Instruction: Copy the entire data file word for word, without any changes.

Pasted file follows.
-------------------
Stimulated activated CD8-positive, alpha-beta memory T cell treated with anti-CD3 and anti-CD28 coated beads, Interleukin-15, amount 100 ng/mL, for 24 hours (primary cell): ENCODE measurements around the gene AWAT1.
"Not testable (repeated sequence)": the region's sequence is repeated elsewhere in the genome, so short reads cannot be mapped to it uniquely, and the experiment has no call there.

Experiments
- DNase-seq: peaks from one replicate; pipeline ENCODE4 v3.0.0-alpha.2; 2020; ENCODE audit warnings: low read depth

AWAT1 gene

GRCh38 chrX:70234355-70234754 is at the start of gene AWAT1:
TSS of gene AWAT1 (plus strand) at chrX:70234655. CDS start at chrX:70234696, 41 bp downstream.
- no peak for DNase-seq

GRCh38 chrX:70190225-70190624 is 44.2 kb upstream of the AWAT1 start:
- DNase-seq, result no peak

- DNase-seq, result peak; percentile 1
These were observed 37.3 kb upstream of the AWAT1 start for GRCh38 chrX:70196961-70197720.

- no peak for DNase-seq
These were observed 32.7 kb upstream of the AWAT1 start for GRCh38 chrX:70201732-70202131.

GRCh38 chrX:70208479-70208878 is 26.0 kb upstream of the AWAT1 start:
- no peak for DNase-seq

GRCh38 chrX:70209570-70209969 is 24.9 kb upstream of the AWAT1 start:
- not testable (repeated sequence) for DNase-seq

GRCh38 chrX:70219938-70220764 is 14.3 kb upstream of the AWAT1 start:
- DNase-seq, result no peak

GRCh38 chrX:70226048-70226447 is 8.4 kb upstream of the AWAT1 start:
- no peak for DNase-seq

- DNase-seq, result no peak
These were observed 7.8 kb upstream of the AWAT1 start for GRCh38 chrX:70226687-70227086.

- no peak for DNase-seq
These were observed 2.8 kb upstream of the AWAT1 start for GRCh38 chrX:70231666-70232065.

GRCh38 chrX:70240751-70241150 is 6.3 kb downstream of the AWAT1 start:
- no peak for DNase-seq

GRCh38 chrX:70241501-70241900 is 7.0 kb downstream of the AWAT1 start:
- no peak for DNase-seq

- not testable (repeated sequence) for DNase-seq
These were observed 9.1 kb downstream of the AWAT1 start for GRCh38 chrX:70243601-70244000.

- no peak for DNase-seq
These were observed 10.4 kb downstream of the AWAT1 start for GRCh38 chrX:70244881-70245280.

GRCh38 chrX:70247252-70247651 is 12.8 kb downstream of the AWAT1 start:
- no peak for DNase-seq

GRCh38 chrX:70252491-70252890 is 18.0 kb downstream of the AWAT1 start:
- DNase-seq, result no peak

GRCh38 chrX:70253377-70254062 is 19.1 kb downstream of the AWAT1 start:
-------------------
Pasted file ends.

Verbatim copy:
Stimulated activated CD8-positive, alpha-beta memory T cell treated with anti-CD3 and anti-CD28 coated beads, Interleukin-15, amount 100 ng/mL, for 24 hours (primary cell): ENCODE measurements around the gene AWAT1.
"Not testable (repeated sequence)": the region's sequence is repeated elsewhere in the genome, so short reads cannot be mapped to it uniquely, and the experiment has no call there.

Experiments
- DNase-seq: peaks from one replicate; pipeline ENCODE4 v3.0.0-alpha.2; 2020; ENCODE audit warnings: low read depth

AWAT1 gene

GRCh38 chrX:70234355-70234754 is at the start of gene AWAT1:
TSS of gene AWAT1 (plus strand) at chrX:70234655. CDS start at chrX:70234696, 41 bp downstream.
- no peak for DNase-seq

GRCh38 chrX:70190225-70190624 is 44.2 kb upstream of the AWAT1 start:
- DNase-seq, result no peak

- DNase-seq, result peak; percentile 1
These were observed 37.3 kb upstream of the AWAT1 start for GRCh38 chrX:70196961-70197720.

- no peak for DNase-seq
These were observed 32.7 kb upstream of the AWAT1 start for GRCh38 chrX:70201732-70202131.

GRCh38 chrX:70208479-70208878 is 26.0 kb upstream of the AWAT1 start:
- no peak for DNase-seq

GRCh38 chrX:70209570-70209969 is 24.9 kb upstream of the AWAT1 start:
- not testable (repeated sequence) for DNase-seq

GRCh38 chrX:70219938-70220764 is 14.3 kb upstream of the AWAT1 start:
- DNase-seq, result no peak

GRCh38 chrX:70226048-70226447 is 8.4 kb upstream of the AWAT1 start:
- no peak for DNase-seq

- DNase-seq, result no peak
These were observed 7.8 kb upstream of the AWAT1 start for GRCh38 chrX:70226687-70227086.

- no peak for DNase-seq
These were observed 2.8 kb upstream of the AWAT1 start for GRCh38 chrX:70231666-70232065.

GRCh38 chrX:70240751-70241150 is 6.3 kb downstream of the AWAT1 start:
- no peak for DNase-seq

GRCh38 chrX:70241501-70241900 is 7.0 kb downstream of the AWAT1 start:
- no peak for DNase-seq

- not testable (repeated sequence) for DNase-seq
These were observed 9.1 kb downstream of the AWAT1 start for GRCh38 chrX:70243601-70244000.

- no peak for DNase-seq
These were observed 10.4 kb downstream of the AWAT1 start for GRCh38 chrX:70244881-70245280.

GRCh38 chrX:70247252-70247651 is 12.8 kb downstream of the AWAT1 start:
- no peak for DNase-seq

GRCh38 chrX:70252491-70252890 is 18.0 kb downstream of the AWAT1 start:
- DNase-seq, result no peak

GRCh38 chrX:70253377-70254062 is 19.1 kb downstream of the AWAT1 start: